I have started this horse painting by applying watercolours down as a base to allow me to work out which tones of colour work best with the horse. I find the effect of using the watercolours quite interesting as the paints look rather subtle due to them being watered down. I would like to explore combining areas of watercolour and acrylic on board to see if this would create an effect that I continue in my project further down the line.
This goat painting involved an experimentation with the tones of green I was using in the background as in the previous paintings I focused on using a viridian green and a sap green so this allowed me to break out of old habits and start to be really experimental with colour used and how it affects the look of the animal and the enclosure itself.
Robert Phelps started his artistic career by being a decorative painter at Disney, mainly painting interesting scenes and doing caricature work. He progressed onto becoming a Fine Artist, doing exhibitions since 1996. His subject matter is of vibrant and uniquely coloured figures, both portraits of humans and animals.
I have decided to research Robert Phelps as I felt his focus on animals and colour relates to my ideas for my project nicely and I could benefit from trying out his methods of applying paint onto a surface. His works have an Expressionist or Fauvist style which I find interesting as I have researched these terms throughout art history and I could benefit by researching these further.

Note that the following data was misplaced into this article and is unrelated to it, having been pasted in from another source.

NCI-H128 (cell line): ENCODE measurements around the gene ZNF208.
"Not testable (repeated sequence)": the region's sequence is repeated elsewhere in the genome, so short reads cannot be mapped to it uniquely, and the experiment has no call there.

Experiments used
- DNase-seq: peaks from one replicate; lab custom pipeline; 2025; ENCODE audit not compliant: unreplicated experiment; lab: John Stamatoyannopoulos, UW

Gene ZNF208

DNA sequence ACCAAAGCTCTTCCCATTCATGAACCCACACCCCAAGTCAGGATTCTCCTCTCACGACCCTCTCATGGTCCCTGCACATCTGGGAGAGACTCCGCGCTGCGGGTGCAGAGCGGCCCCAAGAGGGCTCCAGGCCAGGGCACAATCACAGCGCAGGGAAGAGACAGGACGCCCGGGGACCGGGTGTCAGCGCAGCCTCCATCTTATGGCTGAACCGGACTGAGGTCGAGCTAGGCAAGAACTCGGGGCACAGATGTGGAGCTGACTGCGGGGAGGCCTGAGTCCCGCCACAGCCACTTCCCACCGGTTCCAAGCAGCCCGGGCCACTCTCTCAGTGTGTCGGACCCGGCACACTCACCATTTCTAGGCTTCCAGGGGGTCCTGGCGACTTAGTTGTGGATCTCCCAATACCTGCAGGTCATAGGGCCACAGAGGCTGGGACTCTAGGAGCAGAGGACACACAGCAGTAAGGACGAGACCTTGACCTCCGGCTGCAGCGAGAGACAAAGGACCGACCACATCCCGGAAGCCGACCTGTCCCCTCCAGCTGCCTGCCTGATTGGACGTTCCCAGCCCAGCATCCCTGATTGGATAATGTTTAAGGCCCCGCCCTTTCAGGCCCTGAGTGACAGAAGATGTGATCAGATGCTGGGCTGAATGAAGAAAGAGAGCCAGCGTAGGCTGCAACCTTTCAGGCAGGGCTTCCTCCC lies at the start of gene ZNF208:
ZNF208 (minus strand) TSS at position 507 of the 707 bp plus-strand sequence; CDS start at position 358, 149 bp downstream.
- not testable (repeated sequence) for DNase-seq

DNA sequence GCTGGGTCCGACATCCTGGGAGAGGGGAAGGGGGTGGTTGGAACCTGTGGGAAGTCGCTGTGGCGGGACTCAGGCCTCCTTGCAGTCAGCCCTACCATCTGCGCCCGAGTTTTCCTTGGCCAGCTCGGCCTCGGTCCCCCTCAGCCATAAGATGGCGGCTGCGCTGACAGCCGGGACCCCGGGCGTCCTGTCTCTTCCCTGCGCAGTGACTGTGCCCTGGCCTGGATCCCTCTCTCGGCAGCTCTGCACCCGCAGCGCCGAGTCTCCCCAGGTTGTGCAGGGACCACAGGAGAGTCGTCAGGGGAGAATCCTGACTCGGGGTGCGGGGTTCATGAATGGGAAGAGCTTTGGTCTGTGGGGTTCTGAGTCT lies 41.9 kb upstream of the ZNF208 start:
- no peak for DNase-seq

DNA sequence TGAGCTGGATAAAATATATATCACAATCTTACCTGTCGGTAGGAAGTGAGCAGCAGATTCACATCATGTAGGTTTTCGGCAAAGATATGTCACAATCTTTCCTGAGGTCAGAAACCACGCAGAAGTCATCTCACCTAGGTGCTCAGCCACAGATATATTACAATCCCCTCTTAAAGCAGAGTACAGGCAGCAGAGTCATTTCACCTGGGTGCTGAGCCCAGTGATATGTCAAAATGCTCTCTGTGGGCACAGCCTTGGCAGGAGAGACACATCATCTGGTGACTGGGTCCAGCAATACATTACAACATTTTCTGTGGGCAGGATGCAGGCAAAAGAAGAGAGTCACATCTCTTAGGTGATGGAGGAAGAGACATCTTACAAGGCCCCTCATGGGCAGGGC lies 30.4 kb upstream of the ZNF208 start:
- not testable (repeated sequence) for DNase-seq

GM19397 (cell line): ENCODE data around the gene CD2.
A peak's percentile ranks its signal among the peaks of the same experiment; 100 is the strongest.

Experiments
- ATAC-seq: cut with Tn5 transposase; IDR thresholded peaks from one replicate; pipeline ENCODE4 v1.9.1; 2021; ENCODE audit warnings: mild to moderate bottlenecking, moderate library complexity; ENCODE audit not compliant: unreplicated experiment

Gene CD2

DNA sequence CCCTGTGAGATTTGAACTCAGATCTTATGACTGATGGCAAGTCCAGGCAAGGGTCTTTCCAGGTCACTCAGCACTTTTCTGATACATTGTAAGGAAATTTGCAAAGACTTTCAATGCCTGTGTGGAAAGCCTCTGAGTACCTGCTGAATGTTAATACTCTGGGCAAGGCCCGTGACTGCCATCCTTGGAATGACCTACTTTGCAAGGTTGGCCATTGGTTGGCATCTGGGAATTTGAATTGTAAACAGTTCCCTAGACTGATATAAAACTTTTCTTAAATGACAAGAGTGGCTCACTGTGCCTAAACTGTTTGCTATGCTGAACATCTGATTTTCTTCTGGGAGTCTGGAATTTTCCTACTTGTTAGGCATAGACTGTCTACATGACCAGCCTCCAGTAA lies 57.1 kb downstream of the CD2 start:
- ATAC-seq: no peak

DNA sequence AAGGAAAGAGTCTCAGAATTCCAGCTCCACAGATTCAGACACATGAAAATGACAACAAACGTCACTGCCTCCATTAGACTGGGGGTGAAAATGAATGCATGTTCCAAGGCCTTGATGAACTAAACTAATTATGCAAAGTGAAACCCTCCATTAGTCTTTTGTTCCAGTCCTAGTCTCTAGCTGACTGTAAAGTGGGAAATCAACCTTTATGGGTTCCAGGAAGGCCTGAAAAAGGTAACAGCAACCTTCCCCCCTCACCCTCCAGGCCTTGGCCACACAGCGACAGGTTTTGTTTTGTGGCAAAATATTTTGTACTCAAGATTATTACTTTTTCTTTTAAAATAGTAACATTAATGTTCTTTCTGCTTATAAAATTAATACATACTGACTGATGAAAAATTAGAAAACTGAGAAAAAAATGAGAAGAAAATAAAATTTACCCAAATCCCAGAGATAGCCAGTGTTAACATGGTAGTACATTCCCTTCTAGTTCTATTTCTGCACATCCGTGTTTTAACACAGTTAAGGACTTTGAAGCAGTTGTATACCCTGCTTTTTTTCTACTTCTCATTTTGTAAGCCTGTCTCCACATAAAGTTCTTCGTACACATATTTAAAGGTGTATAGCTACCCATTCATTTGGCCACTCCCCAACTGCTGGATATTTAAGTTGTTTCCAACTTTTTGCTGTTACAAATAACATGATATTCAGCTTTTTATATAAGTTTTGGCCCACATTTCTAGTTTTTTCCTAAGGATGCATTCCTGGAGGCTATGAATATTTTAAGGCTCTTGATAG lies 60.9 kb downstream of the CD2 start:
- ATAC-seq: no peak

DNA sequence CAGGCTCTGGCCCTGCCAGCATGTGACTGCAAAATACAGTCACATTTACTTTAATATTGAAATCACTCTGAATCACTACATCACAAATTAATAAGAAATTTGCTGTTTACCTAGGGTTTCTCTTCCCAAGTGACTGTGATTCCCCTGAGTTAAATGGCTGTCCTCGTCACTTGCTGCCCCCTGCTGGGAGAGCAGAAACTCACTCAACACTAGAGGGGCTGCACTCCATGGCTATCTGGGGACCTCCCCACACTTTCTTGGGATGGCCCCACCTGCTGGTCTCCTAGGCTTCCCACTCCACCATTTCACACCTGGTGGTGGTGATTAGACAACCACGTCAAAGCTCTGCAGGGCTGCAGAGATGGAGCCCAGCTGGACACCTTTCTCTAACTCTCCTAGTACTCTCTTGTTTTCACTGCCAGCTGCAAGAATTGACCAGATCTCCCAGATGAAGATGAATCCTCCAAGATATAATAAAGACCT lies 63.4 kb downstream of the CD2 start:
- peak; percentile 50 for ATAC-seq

I like the fact that Robert Phelps doesn’t limit himself to one type/group of animals and I feel that I should try to do studies of a range of animals rather than just farm animals although this will involve going to places like zoos to gain primary evidence which I will have to arrange in my free time. If I don’t have the time to do this, however, I can still learn from his techniques and unique style, particularly his interesting use of colour to benefit my work and push it further than just being a painting of a cute farm animal.
I couldn’t gain access to good quality pictures of Robert Phelps’s work due to security on the website so I took a screenshot. Although the image isn’t of great quality, this painting relates to my project through the use of the goat and a sense of being in an enclosure. I particularly feel that the combinations of bright and dark colours create a great balance and makes the image very captivating. The painting is simple and yet built up in areas such as the goat’s face of different tones of the same colour which add depth and detail and makes it look like real fur despite the painting being abstract.